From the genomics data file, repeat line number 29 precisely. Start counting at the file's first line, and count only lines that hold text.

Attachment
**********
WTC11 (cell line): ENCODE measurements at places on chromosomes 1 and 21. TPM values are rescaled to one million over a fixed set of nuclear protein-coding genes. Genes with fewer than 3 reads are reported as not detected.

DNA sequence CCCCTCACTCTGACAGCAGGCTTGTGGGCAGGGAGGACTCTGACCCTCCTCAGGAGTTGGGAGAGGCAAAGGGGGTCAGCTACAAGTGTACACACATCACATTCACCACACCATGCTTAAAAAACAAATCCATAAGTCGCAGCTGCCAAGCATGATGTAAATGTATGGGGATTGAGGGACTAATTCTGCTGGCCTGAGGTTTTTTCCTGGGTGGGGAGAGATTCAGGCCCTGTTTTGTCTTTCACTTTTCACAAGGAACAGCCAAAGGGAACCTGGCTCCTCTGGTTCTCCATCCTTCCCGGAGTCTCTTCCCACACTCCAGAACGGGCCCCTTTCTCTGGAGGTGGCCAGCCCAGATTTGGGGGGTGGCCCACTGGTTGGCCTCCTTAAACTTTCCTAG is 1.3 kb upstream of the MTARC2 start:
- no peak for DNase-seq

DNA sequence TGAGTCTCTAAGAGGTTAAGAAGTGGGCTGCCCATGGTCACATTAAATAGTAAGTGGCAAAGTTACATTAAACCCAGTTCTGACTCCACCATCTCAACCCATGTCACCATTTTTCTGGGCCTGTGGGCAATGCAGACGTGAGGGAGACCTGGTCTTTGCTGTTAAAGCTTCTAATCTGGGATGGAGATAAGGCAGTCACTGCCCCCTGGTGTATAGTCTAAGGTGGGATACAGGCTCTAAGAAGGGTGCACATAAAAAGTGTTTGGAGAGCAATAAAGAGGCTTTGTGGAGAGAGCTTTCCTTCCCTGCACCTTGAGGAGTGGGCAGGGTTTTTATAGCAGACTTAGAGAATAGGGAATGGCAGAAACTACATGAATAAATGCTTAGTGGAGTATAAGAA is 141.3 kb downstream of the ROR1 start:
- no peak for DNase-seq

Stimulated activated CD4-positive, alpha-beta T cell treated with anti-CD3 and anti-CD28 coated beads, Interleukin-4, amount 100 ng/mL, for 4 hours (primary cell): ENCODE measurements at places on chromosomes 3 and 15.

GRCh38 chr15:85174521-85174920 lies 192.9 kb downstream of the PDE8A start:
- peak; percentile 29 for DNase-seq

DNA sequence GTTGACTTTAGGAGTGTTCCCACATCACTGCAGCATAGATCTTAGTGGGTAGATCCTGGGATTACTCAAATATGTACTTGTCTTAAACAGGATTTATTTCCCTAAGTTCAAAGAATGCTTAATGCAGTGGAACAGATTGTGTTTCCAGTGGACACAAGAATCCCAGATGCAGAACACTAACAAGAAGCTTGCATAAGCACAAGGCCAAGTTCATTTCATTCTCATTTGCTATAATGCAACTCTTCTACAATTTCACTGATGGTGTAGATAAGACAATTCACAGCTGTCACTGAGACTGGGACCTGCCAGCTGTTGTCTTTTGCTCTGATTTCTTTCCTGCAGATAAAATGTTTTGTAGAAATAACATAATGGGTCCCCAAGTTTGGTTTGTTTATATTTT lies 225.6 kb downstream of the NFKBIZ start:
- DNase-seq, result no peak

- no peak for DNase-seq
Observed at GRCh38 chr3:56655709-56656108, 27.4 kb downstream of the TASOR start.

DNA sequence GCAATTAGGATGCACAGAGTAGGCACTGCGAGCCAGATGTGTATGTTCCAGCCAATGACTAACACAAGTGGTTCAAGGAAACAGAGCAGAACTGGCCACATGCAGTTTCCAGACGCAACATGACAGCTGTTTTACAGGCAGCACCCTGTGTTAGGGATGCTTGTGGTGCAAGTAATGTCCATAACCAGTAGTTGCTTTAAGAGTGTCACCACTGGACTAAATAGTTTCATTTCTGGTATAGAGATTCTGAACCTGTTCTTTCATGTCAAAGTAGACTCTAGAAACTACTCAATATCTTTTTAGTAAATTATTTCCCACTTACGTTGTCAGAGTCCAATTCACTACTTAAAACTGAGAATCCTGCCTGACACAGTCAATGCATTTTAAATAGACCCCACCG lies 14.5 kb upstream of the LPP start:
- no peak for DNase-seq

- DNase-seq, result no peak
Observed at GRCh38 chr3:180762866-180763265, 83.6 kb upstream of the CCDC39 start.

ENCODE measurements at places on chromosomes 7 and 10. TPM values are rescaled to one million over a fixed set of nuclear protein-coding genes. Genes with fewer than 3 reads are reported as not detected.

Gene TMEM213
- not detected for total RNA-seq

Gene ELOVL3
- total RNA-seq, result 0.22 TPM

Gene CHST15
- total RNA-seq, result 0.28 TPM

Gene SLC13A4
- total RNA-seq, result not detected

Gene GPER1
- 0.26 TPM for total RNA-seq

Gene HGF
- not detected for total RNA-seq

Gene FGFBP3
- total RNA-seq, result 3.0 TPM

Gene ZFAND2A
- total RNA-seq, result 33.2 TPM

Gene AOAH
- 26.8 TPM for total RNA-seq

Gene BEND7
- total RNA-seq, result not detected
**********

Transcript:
- not detected for total RNA-seq